Running a ruler over a Men’s Shed?

Is there a standard way of ‘running a ruler’ over a Men’s Shed?

Barry Golding b.golding@federation.edu.au

(Comments are Welcome)

Governments and other funding bodies would really like to be able to have a standard ‘Quality Assurance’ or ‘Outcome Framework’, in effect to ‘run a ruler’ over a Men’s Shed and check whether it is ‘up to scratch’. This brief article provides a possible, reasonably simple response about what such a framework might look like, and have ‘at its core’. I also urges some caution.

As all shedders know there is no one right way to run a ruler over anything. Whichever direction or dimension you measure, it will come up with a different answer. So too it is with a Men’s Shed.

So which basic dimensions of Men’s Sheds are most valuable?

I suggest two simple ways of ‘running a ruler’ over a Men’s Shed to ensure it provides quality outcomes for men and the community. Both can be asked as simple questions, and apply no matter where and what the main purpose or activity happens in the Shed.

  1. “To what extent is the Men’s Shed inclusive and welcoming of all men?”

The main reason this question is important is that social isolation is the most important factor affecting health and wellbeing, at any age and in any situation. If a Men’s Shed and its shedders are not able to reach out to men from diverse background and needs, it is not fulfilling its full potential.

  1. “To what extent does the Men’s Shed work with the local community?”

This question is important because no Men’s Shed is sustainable without understanding and supporting the community, and vice versa. Grassroots community organisations reap what they sow.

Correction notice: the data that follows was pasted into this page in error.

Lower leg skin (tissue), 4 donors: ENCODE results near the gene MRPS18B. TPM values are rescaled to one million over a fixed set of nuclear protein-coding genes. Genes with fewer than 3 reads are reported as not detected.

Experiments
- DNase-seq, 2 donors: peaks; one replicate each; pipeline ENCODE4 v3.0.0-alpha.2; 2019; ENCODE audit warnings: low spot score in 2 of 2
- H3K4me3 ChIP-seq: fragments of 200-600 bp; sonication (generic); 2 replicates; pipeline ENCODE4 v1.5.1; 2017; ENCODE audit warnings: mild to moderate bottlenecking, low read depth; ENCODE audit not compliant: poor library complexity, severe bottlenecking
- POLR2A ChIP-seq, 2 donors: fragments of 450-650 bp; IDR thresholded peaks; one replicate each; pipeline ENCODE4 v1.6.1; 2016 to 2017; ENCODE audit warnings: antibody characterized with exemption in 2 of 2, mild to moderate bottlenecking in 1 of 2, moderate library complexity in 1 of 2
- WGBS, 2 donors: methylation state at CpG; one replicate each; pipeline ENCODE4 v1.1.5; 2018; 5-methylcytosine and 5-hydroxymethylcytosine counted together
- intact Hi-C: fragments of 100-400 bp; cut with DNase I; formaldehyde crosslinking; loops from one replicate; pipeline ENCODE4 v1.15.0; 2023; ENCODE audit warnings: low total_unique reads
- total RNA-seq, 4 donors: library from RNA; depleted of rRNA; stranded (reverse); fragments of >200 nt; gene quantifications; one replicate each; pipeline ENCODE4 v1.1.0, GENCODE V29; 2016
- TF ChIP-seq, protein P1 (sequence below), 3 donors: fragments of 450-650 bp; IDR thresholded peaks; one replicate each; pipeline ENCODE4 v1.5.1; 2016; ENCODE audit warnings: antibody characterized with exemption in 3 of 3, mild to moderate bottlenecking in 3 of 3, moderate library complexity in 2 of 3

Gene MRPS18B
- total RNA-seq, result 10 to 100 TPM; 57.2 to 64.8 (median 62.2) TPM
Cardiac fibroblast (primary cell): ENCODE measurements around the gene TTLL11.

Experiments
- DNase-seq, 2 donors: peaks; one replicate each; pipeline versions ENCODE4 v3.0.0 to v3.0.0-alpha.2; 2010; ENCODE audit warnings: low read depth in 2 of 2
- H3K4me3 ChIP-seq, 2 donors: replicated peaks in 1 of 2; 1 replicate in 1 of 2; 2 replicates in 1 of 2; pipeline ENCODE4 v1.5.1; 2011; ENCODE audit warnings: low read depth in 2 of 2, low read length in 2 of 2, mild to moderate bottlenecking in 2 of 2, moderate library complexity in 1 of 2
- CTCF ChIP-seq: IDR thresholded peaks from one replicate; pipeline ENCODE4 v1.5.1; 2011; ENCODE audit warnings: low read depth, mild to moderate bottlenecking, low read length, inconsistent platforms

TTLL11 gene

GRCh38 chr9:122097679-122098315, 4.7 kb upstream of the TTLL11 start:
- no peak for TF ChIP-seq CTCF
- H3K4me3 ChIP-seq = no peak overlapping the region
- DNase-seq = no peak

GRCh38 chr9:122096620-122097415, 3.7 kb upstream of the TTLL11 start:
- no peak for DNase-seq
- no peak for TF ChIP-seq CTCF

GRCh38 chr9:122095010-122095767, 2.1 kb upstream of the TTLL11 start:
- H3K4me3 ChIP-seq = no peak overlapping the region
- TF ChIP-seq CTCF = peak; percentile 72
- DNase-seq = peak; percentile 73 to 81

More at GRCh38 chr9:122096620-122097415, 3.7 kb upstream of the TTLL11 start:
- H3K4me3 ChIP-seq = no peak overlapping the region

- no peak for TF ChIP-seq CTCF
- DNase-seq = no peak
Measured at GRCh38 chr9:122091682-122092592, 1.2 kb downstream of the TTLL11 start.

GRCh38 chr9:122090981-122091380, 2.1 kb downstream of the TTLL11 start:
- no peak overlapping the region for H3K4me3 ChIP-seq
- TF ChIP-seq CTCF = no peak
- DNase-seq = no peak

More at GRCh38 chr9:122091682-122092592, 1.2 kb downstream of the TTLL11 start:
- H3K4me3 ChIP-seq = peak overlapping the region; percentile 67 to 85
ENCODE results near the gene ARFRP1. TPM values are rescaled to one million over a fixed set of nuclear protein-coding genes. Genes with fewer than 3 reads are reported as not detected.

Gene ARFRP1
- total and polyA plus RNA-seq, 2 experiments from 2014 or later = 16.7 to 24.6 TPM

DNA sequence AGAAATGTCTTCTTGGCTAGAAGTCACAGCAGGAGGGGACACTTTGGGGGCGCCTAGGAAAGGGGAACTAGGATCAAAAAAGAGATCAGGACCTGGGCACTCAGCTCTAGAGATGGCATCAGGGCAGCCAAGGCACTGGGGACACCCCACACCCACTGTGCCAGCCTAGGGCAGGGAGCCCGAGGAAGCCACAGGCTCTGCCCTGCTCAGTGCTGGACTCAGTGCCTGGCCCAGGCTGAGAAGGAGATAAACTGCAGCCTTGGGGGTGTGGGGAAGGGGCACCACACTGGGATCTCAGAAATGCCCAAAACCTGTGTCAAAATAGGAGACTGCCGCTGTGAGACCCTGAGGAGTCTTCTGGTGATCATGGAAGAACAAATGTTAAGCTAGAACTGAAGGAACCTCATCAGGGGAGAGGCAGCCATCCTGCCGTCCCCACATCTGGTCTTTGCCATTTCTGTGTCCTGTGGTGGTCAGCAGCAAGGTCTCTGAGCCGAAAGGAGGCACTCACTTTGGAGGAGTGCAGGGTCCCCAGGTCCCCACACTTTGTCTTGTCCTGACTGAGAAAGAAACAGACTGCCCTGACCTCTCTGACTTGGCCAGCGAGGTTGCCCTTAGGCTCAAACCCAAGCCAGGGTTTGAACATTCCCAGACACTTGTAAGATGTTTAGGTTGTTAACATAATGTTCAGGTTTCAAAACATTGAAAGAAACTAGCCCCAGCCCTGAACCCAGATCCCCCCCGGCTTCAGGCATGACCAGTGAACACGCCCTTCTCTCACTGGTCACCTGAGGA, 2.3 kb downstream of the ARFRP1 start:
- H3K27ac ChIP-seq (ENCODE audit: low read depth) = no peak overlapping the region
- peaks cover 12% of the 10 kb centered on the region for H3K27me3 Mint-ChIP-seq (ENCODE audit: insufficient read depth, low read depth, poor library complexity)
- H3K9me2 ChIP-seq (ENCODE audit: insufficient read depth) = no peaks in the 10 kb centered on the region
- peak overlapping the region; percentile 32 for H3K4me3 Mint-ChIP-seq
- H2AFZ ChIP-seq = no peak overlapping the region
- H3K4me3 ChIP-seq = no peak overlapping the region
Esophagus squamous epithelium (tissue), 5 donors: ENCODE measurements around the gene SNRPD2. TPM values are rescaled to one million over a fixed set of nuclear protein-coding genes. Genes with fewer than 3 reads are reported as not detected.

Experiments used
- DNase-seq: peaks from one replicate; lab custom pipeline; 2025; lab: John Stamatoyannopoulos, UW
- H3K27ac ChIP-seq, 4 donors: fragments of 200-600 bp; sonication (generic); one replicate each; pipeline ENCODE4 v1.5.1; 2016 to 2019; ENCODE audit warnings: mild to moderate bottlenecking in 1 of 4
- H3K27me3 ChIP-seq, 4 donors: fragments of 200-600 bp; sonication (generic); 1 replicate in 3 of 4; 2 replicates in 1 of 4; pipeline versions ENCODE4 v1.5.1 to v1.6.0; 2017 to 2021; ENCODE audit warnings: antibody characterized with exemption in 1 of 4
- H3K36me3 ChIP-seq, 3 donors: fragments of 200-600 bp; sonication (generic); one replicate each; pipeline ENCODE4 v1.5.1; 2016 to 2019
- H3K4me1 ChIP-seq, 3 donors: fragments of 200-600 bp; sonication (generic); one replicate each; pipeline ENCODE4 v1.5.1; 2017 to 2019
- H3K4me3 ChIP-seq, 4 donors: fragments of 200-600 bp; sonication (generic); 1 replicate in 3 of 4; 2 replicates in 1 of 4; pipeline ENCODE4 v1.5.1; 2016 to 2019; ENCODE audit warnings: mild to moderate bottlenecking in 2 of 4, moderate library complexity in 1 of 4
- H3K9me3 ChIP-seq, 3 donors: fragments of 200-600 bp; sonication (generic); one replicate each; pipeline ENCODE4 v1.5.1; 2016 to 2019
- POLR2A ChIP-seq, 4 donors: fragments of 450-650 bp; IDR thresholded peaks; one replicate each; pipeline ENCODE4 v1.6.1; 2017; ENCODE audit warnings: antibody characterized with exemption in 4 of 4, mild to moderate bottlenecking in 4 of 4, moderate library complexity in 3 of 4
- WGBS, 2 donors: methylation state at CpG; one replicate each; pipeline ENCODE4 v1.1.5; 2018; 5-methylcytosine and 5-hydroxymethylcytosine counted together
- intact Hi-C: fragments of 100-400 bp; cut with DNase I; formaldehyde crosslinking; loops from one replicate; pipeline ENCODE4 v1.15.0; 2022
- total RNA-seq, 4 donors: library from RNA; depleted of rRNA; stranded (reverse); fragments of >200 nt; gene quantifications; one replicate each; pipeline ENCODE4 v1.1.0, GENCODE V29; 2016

NOTE ALSO:

  • There is no simple ‘number’ that tells you how a particular Men’s Shed measures up against either of these questions (or against other Men’s Sheds). Since all Men’s Sheds are different, ‘a one-size-fits-all’ survey or evaluation method is neither desirable not possible.
  • The two questions above might be not only asked of shedders, but also of people (men and women) in the community. The questions would be best framed as an ongoing conversation.
  • Surveys and evaluations, using these two questions as a starting point, will be most valuable if shedders are consulted from start to finish of the process.
  • It is possible to ask (and answer) other useful and informative questions about the Men’s Shed, that the Shed, the community, governments and funding organisations want answered. This is possible and desirable because Men’s Sheds, like a table or chair, have multiple dimensions. The more dimensions and outcomes you value and therefore factor in, the more you will come to understand its form and function.
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